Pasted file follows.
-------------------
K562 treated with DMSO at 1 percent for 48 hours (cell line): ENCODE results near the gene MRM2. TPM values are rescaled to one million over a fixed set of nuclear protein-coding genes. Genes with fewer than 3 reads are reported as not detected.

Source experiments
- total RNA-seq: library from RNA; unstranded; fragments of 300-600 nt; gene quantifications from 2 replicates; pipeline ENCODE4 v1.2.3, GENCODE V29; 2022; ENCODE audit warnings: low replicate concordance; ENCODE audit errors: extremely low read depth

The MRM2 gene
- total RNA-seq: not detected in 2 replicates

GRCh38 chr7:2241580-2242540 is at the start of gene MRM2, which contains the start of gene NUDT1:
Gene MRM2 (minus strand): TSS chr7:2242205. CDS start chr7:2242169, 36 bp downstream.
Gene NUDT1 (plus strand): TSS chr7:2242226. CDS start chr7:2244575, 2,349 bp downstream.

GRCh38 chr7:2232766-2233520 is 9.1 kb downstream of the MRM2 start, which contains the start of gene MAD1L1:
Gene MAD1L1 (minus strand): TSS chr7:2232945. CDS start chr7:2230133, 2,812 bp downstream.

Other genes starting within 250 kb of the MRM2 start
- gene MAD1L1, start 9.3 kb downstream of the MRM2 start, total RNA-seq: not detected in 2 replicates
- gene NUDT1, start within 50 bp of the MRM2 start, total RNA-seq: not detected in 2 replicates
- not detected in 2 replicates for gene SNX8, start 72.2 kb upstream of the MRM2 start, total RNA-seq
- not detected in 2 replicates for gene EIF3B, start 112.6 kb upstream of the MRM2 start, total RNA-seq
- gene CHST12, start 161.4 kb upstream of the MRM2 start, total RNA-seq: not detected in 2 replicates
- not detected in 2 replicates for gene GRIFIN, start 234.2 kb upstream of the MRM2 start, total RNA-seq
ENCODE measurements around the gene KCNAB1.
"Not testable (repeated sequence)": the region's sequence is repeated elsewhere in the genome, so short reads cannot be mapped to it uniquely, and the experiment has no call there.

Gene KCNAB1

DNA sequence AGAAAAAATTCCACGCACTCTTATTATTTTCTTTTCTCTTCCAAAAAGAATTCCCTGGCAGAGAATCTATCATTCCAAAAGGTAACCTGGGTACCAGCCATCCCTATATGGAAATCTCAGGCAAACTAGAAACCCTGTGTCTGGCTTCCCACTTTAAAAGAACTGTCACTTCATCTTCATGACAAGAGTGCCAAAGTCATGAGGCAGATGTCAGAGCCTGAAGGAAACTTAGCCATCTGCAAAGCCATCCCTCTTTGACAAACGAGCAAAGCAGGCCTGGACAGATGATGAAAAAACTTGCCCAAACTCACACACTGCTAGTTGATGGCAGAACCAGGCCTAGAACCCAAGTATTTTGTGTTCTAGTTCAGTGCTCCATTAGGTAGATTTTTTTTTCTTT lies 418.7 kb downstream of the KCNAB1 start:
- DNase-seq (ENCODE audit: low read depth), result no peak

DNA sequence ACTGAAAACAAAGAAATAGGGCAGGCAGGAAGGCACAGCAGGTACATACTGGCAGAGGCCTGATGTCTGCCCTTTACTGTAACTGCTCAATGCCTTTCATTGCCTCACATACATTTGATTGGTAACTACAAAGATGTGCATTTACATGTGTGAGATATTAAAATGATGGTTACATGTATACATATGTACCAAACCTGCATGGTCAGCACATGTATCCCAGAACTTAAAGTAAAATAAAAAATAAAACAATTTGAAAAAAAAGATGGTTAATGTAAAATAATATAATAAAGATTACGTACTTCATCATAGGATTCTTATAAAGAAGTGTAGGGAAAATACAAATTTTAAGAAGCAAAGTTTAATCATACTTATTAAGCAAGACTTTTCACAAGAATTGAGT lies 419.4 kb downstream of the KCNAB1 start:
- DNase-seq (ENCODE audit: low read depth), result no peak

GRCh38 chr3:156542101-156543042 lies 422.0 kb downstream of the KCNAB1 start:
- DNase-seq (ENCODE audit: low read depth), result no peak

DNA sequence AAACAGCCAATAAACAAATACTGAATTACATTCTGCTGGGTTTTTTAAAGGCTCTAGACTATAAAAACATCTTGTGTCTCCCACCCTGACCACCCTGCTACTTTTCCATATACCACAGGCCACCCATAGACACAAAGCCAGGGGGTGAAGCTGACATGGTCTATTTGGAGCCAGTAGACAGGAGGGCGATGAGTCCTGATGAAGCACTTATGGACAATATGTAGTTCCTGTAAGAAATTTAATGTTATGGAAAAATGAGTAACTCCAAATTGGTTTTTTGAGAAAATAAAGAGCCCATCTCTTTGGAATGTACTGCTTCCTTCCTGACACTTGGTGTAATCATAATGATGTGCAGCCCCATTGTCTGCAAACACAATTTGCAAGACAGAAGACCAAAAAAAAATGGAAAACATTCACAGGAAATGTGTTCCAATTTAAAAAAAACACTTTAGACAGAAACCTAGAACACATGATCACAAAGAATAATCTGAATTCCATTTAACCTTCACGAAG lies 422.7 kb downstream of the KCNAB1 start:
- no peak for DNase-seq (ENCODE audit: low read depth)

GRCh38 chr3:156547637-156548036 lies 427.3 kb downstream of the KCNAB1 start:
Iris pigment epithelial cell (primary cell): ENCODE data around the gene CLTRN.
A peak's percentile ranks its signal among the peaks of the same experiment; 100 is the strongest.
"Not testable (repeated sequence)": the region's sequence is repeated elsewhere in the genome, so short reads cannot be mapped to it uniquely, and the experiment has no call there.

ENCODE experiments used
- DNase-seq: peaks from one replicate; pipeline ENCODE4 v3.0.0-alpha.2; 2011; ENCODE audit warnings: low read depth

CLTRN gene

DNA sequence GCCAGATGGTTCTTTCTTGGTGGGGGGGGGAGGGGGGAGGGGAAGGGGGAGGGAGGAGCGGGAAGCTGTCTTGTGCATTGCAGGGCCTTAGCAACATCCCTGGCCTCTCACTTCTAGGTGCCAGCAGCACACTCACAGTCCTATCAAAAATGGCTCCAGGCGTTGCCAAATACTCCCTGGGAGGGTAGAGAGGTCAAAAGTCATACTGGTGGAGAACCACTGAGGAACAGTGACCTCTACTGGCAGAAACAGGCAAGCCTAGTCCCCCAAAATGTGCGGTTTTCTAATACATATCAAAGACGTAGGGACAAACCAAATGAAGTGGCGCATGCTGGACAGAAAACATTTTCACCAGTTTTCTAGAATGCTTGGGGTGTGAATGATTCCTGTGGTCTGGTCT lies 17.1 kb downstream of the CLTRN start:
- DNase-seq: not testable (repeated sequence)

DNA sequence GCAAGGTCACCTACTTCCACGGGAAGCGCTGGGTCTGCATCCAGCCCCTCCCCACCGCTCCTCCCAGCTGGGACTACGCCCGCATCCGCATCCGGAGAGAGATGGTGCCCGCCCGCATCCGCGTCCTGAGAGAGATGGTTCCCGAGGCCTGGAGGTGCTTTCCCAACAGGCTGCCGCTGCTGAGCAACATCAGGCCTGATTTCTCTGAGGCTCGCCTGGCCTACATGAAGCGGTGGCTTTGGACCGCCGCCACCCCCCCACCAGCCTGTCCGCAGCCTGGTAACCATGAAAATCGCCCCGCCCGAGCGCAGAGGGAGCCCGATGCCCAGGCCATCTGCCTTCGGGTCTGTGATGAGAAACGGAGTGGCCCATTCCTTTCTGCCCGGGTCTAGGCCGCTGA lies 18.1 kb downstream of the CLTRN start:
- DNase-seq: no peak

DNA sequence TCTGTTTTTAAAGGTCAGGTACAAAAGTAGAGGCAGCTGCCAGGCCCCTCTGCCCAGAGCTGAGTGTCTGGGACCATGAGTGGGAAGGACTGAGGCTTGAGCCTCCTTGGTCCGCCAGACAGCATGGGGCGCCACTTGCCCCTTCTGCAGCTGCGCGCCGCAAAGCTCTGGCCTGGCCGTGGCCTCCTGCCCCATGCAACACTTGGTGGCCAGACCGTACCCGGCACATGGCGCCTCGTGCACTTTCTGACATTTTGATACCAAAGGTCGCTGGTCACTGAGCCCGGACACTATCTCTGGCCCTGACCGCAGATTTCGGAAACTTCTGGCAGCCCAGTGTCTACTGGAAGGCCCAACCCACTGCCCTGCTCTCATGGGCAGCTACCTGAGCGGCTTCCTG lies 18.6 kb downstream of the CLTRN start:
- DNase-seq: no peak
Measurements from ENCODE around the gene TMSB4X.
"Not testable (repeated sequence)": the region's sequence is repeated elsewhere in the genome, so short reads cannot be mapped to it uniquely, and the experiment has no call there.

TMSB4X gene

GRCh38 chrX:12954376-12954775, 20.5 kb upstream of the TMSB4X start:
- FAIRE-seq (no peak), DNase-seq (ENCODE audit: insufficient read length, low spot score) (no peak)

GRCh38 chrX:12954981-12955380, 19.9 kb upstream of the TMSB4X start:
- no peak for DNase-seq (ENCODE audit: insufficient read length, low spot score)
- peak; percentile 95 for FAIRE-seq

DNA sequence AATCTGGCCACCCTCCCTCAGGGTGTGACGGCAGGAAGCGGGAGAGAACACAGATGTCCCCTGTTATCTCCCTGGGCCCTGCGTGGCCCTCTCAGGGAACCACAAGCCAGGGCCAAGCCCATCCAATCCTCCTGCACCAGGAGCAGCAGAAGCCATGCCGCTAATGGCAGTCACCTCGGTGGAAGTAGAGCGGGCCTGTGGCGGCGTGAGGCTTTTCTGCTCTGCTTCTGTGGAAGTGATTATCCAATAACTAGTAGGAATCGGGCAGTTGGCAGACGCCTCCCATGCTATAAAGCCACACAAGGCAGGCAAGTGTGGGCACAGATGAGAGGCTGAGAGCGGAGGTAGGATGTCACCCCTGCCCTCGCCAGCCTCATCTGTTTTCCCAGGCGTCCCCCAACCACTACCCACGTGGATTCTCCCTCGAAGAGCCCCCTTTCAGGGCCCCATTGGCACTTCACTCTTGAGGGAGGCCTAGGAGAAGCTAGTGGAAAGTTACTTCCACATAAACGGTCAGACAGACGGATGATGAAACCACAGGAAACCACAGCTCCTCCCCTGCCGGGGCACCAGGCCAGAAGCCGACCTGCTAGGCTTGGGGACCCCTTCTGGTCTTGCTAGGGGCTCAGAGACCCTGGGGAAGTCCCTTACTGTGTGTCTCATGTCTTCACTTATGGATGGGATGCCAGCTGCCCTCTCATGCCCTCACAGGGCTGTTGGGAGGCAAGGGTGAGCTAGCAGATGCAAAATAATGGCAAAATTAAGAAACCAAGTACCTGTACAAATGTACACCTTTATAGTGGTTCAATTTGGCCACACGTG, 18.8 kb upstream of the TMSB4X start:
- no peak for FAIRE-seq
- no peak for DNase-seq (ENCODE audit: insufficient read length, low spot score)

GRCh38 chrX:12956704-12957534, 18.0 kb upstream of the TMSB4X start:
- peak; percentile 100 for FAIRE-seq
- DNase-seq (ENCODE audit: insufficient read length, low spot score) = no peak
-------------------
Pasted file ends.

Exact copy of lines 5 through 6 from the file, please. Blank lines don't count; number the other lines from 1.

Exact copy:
- total RNA-seq: not detected in 2 replicates

GRCh38 chr7:2241580-2242540 is at the start of gene MRM2, which contains the start of gene NUDT1: